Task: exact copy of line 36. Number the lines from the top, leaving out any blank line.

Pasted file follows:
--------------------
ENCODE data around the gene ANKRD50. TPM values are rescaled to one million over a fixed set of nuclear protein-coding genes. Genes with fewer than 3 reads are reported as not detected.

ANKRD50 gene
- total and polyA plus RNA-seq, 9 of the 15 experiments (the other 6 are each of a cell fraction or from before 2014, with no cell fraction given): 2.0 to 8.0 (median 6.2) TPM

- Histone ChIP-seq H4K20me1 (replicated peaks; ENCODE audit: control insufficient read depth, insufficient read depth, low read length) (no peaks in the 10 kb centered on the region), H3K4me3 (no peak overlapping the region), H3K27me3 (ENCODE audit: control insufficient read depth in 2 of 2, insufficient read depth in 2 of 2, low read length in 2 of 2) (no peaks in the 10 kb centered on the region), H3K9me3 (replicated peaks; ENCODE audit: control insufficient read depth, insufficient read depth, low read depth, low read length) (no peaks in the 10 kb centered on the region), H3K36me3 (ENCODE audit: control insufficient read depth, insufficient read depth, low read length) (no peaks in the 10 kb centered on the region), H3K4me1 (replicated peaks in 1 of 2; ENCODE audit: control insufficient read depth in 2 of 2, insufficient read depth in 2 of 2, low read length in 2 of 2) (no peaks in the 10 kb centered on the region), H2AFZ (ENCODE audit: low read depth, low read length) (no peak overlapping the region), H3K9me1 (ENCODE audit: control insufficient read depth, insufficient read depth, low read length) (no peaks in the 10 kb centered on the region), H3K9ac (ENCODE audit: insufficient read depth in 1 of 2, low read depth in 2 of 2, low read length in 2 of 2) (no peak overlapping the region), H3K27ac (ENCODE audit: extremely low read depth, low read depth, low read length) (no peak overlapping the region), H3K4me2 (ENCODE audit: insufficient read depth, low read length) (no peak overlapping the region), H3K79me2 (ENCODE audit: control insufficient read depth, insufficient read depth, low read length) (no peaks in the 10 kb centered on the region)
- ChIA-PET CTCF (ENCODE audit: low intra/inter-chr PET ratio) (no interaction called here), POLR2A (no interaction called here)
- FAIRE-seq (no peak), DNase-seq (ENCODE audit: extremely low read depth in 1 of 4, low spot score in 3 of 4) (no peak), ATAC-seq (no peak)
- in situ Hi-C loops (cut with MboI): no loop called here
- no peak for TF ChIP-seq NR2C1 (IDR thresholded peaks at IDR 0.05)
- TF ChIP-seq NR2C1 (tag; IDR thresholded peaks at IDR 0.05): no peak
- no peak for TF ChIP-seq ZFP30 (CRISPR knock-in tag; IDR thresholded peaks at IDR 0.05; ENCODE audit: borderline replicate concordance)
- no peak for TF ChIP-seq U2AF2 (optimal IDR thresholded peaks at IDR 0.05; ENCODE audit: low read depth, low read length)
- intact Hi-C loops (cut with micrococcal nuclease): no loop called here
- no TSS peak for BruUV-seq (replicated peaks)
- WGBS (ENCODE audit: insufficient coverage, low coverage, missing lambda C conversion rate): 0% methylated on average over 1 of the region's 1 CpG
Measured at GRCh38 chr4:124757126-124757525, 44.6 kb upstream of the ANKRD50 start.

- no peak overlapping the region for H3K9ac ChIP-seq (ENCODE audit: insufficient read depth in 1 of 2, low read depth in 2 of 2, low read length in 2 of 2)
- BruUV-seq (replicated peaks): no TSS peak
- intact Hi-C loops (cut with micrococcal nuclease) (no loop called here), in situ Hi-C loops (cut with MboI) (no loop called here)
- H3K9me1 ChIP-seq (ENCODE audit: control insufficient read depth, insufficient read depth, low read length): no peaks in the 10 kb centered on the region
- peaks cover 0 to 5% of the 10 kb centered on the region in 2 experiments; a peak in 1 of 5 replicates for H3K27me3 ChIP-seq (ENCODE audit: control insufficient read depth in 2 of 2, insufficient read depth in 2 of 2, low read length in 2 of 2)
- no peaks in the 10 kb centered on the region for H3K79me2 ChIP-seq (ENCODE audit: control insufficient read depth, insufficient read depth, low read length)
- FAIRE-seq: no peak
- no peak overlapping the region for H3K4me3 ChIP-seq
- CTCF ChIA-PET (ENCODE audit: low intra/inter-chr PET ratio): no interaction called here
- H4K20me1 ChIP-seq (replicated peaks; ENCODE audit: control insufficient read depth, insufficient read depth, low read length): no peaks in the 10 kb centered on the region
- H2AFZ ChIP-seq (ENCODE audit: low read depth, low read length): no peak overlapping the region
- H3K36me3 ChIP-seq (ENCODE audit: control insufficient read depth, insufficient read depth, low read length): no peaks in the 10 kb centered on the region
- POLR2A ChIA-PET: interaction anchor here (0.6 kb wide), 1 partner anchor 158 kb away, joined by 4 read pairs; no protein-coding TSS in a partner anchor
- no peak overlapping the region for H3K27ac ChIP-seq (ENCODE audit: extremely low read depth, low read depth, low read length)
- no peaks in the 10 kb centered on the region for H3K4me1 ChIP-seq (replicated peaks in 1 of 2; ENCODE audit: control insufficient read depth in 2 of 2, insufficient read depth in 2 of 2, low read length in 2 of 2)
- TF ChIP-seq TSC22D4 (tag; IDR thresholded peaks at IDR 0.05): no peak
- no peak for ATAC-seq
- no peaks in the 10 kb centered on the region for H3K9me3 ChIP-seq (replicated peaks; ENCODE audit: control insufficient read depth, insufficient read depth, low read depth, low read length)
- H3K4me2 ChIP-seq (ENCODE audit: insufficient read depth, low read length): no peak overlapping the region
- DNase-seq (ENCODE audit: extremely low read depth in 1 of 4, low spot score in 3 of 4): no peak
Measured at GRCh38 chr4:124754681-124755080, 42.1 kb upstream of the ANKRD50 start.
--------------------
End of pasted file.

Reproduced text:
Measured at GRCh38 chr4:124754681-124755080, 42.1 kb upstream of the ANKRD50 start.